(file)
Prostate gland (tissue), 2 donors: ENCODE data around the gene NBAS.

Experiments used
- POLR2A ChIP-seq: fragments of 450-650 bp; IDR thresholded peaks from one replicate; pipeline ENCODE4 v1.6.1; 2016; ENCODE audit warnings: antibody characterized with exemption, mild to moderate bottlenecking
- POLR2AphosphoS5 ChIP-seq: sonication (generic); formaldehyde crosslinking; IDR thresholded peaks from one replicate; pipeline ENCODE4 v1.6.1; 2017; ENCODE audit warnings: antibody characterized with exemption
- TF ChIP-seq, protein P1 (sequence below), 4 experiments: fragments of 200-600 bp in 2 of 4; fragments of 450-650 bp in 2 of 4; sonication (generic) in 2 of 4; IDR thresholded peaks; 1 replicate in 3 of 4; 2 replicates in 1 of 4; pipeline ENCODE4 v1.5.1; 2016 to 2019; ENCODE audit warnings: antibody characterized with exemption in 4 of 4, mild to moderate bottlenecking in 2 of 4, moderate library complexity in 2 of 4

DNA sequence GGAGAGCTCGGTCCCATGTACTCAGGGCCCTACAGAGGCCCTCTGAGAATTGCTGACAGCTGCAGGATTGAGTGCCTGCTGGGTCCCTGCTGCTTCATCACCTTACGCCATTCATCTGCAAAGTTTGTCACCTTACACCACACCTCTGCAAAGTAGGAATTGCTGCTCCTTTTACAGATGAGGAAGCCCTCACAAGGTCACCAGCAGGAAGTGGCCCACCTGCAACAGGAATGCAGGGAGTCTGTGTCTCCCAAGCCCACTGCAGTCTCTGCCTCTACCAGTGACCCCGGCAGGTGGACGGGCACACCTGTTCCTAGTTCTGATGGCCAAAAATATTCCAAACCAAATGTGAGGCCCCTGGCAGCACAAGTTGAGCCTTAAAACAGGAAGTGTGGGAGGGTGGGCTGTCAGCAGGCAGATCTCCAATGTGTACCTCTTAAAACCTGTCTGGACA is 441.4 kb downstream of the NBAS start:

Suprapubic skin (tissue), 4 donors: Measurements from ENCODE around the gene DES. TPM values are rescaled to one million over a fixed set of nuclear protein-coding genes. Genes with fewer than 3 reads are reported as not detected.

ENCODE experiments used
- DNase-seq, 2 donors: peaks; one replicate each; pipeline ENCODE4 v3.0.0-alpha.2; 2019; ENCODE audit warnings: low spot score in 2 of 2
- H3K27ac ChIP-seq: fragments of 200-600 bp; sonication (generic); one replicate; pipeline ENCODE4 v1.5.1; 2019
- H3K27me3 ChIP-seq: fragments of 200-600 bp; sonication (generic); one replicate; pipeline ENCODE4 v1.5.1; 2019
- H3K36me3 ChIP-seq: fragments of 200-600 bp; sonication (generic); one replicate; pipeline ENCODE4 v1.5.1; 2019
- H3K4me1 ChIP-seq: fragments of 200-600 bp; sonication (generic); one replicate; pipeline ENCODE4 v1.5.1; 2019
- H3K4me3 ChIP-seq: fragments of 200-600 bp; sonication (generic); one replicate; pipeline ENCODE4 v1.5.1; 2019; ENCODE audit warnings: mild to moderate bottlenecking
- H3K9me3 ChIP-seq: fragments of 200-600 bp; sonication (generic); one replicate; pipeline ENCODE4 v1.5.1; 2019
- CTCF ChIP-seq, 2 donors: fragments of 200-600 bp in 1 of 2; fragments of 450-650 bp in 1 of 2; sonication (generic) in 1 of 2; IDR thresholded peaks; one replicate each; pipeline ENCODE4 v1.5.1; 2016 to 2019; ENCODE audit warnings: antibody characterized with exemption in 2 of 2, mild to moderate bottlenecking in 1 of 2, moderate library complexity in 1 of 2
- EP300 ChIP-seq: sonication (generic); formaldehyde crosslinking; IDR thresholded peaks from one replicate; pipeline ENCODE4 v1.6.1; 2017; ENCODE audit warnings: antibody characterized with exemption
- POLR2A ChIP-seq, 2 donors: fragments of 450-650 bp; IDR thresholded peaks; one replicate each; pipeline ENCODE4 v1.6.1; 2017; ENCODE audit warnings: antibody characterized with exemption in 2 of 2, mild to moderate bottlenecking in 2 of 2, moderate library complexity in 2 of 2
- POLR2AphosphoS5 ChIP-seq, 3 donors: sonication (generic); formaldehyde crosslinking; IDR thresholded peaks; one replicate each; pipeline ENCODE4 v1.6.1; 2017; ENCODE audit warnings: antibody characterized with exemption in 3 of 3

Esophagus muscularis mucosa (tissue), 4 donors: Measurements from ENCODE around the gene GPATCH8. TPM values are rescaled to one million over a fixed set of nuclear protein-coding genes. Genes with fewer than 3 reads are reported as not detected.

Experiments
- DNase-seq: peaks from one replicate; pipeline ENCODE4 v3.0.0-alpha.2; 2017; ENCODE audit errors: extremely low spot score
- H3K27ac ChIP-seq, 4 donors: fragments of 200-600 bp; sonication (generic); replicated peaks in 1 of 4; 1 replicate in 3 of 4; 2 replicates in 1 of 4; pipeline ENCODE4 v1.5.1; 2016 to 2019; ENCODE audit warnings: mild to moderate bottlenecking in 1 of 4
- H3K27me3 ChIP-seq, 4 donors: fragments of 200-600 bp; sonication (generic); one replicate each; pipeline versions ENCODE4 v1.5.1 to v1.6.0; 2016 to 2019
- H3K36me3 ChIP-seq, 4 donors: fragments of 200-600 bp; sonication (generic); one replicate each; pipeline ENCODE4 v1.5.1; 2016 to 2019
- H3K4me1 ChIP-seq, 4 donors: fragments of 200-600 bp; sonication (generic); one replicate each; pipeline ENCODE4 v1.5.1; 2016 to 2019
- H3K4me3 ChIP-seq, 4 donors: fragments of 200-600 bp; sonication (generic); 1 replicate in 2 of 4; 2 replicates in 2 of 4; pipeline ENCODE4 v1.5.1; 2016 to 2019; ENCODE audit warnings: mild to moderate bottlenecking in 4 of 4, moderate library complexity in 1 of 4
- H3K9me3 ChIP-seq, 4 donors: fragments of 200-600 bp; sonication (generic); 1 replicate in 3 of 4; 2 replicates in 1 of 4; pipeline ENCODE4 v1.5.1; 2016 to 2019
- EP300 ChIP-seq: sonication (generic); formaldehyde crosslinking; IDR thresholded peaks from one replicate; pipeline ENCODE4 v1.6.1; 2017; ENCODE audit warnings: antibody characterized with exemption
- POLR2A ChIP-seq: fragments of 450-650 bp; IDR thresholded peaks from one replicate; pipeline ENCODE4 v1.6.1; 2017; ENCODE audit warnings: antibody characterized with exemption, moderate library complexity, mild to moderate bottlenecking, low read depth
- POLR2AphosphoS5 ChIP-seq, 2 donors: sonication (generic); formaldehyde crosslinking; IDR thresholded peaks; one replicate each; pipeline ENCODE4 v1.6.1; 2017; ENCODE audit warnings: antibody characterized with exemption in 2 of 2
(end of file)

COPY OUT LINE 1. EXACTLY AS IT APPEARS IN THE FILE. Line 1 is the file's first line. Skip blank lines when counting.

Prostate gland (tissue), 2 donors: ENCODE data around the gene NBAS.